We don’t watch Paw Patrol in my house. I tell my wife and daughters that it’s because I find it annoying, or see nothing of value in it, or whatever. But the truth is, it terrifies me. To watch an episode is to be trapped in a world where something has gone horribly wrong with no clue as to what or why. Here are a few theories as to what may have happened.
1- Scientific Experimentation Gone Wrong
The talking dogs are a dead giveaway. Clearly, something has happened to disturb the natural order of things. Some mutation has given Man’s Best Friend the power not only of speech, but of complex reasoning. It’s obvious that this was a deliberate act, a contagion released into the environment by some well-meaning, but deeply misguided scientist. The order of beings it effects are just too convenient. Dogs and Cats but not Birds or Fish. Someone with a brilliant mind and an attachment to pets so deep that they were compelled to elevate those creatures to become man’s intellectual equal, regardless of the cost.
And truly, the costs were terrible. It was not only the animals’ minds that were effected. Many humans, once proud, upstanding members of society, have been reduced to drooling imbeciles by the contagion. Capt’n Turbot, once an esteemed marine biologist, is reduced to relying on a preteen boy and his pets for survival. Almost every adult we meet in the show is like this. Helpless, adrift. Unable to survive, let alone govern or breed, on their own, they must turn to their pets. Once their playthings, these creatures have become their only chance of living through the day.
Prediction: If this theory is true, we should soon start to see the infrastructure of Adventure Bay start to deteriorate, as the mentally impoverished denizens are unable to maintain or improve it. Within a few years, nature will have taken back the town, leaving Mayor Goodway and her constituents living on the beach, surviving only on what scraps of food Chase deigns to throw them.
2- Conservative Propaganda
Of course, there is another explanation for the idiocy of the human characters. Perhaps it is a deliberate ploy by the writers of the show to forward their ideology. “But surely,” you naively insist “PAW Patrol’s only ideology is that being kind & helpful is good.” Not so, simple dad! Consider the human characters we spend time with in PAW Patrol. Two mayors (Mayor Goodway and Mayor Humdinger), a marine biologist (Cap’n Turbot) and an immigrant photographer (Francois). These professions are not chosen at random. They represent what the right refers to as “the Liberal Elite”, scientists, artists, career politicians. Francois, as a photographer, stands in for both indolent artists and the incompetant media. (It’s also no coincidence he’s French: Liberalism began during the Englightenment, a movement partly started by French intellectuals and artists [including Francois Quesnay])*. In almost every episode of Paw Patrol, it is one of these elites who cause problems, either by their incompetance or, in the case of Mayor Humdinger, their self-interest.
And who is opposing them? The PAW Patrol, an organization completely independent from Goodway’s incompetent administration. (An administration that, in one episode, spends a good deal of time and money on a solid gold statue of the Mayor’s ancestor.) In the world of PAW Patrol, most of the services normally run by local government (police, fire & rescue, trash pick-up, etc), are now run by what appears to be a single, privately owned company. And that company is run by a child. And staffed by dogs. Liberals would have you believe that such a move would result in disaster. But The PAW Patrol is an efficient, successful team. They always save the day. The message is clear: Emergency services would be run more effectively by a child and 6 dogs than by local government.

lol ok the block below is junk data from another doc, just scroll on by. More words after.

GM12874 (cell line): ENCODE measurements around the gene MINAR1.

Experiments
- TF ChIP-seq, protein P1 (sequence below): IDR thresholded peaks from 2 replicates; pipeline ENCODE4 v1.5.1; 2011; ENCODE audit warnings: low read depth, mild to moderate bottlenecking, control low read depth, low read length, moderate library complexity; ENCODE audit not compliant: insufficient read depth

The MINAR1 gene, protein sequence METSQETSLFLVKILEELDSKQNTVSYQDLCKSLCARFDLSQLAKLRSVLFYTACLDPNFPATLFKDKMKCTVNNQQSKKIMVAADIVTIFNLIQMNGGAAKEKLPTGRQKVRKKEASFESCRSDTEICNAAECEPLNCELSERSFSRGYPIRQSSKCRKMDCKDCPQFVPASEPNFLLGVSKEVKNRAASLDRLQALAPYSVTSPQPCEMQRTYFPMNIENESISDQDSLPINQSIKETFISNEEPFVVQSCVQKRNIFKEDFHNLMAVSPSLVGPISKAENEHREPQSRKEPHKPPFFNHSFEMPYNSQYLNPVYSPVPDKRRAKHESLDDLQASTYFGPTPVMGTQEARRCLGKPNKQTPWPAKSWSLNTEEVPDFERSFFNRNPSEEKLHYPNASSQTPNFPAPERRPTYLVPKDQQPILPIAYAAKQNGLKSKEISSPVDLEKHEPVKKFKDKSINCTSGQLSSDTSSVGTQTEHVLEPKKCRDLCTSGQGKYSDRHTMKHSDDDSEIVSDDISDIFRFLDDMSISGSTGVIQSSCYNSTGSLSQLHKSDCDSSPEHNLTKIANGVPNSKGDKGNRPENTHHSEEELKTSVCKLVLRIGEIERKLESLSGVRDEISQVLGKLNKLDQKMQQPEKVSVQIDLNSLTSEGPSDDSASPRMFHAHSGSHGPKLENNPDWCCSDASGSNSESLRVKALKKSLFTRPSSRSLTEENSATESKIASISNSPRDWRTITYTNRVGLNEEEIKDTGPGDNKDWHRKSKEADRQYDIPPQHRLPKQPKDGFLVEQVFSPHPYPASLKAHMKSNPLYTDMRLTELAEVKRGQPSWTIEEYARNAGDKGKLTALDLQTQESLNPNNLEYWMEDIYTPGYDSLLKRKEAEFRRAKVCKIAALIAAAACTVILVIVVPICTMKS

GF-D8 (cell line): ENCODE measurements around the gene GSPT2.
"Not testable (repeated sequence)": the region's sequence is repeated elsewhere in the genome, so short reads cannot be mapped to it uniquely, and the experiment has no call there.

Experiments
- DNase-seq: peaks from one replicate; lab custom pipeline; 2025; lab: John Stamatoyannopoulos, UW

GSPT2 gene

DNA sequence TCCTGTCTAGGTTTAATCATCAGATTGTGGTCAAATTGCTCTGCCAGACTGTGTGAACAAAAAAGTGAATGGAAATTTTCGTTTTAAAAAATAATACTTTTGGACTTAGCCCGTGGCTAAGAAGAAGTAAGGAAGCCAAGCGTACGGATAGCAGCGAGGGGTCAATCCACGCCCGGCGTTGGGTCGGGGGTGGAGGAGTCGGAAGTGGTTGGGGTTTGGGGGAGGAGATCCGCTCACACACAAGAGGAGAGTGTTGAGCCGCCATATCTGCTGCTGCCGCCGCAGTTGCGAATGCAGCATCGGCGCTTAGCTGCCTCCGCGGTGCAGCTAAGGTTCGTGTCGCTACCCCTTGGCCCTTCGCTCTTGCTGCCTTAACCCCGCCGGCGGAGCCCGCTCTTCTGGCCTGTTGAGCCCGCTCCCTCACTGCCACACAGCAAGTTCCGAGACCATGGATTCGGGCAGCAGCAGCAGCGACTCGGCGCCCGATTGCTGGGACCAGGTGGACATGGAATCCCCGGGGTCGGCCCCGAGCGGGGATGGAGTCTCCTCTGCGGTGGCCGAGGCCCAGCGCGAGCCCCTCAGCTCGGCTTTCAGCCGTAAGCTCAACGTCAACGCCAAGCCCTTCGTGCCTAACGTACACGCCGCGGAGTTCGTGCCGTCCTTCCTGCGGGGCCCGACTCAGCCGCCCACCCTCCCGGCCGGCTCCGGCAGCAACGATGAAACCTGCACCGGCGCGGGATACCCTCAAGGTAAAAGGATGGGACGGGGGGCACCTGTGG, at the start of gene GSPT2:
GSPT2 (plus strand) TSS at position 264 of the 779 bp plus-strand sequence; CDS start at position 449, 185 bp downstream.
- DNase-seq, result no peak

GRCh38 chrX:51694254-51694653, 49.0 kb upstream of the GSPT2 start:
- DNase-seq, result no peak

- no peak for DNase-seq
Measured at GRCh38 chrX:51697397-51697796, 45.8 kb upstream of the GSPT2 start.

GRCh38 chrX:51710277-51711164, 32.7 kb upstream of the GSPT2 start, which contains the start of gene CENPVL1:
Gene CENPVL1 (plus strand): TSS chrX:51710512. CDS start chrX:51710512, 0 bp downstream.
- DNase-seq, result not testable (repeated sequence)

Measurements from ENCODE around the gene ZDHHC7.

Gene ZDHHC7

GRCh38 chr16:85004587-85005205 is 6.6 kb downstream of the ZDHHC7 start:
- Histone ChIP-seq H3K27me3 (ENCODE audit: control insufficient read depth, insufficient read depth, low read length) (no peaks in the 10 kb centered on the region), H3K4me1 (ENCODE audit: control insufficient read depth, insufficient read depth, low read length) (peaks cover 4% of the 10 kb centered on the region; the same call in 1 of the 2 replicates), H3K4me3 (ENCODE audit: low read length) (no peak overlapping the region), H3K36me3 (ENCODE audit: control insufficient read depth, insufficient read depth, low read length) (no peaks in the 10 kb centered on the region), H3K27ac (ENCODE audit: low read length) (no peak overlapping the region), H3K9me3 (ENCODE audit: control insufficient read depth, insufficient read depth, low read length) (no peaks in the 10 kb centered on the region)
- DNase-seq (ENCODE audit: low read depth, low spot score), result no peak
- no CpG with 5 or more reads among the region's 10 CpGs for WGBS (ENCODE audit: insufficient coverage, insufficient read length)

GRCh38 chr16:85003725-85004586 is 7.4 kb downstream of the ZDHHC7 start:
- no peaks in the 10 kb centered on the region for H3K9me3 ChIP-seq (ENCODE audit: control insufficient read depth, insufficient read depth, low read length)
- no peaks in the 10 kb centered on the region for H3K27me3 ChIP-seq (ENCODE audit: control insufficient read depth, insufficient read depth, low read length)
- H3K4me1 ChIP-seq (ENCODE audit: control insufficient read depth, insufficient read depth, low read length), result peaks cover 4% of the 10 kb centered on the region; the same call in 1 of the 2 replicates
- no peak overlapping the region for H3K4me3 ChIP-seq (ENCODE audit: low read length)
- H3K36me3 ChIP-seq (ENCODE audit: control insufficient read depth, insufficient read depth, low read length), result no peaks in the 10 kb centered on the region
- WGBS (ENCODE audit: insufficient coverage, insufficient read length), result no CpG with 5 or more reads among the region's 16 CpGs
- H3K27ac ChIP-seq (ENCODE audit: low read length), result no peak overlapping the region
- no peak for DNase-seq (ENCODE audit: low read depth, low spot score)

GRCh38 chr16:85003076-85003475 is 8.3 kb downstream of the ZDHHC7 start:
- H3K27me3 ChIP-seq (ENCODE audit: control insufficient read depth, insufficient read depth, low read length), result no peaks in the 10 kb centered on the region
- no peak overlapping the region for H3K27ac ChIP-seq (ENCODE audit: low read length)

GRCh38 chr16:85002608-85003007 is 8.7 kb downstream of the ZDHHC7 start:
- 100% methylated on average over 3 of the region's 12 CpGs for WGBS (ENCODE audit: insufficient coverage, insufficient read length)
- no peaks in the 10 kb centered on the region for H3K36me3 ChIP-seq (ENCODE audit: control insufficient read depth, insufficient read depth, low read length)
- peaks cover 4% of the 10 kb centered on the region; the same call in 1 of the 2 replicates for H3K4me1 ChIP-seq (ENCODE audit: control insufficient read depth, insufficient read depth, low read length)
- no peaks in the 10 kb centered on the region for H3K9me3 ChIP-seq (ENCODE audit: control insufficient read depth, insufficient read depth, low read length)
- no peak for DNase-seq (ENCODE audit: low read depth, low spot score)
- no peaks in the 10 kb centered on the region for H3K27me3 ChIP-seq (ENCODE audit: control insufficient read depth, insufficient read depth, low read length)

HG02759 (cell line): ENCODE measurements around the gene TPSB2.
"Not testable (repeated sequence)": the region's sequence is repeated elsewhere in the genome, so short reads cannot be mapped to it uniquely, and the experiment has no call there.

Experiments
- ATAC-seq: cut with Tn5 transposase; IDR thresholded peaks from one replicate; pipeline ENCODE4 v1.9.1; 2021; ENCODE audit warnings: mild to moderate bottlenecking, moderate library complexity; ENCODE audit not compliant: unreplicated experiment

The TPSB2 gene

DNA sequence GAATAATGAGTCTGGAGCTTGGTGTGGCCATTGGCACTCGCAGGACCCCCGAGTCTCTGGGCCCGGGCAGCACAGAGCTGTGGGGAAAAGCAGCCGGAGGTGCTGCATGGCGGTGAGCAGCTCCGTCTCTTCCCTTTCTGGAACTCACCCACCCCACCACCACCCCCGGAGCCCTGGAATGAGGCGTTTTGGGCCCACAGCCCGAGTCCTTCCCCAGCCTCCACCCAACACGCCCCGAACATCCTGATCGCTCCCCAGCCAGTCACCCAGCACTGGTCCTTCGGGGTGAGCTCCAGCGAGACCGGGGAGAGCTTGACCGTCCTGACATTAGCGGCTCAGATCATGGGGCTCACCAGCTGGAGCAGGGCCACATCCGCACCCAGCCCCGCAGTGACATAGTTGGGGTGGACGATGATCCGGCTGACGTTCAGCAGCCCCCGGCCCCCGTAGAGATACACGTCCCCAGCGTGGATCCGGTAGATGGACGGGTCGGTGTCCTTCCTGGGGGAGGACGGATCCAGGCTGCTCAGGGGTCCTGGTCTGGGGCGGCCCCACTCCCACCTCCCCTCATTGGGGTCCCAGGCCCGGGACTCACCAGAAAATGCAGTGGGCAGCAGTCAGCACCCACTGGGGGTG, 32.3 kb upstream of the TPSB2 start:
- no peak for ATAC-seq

Prediction: If this theory is true, expect to see an episode in the near future in which the pups have to rescue a coal miner from the dangers of excessive health and safety regulations.
3- Ryder’s Dissociative Episode
It’s not likely, but there is a small chance that I’m reading too much into the show. Maybe all the random stuff in there really is just random, the product of a childish mind just trying to make sense of the world.
Before the start of the show, a ten-year-old Canadian boy undergoes some trauma, possibly connected to the loss of his parents. Unable to cope with a world in which the adults he trusted—the adults, whose job it was to keep him safe—were unable to stop this happening to him, Ryder retreated into a fantasy world of his own construction. Here, he is safe in a literal tower of steel and glass (note it’s design: very similar to Toronto’s CN tower, perhaps somewhere he visited with his parents). He surrounds himself with his beloved pets, the only creatures who would never desert him. He places so much trust in them that he gives them the task of keeping him safe, replacing the human emergency services that let him down with the PAW Patrol. In this world, he can solve any problem, deal with any emergency. Nothing can hurt him. As time goes on, Ryder becomes more and more invested in this perfect world and more disconnected from reality. First introducing the mer-pups, then the sunken city of Atlantis, then the robo-pup, finally leaving any connection with the real world behind as he and the pups board the air patroller and take off into the depths of Ryder’s mind.
Prediction: If this theory is true, there would be absolutely no way to tell. Ryder would solve every problem, the pups would always save the day, just as happens in the show every. single. episode.
*Before you @-me, I’m aware that this sense of Liberalism, as a political system, is different from the way it is used in the phrase “Liberal Elite”, where it refers to left-of-center politics within said political system.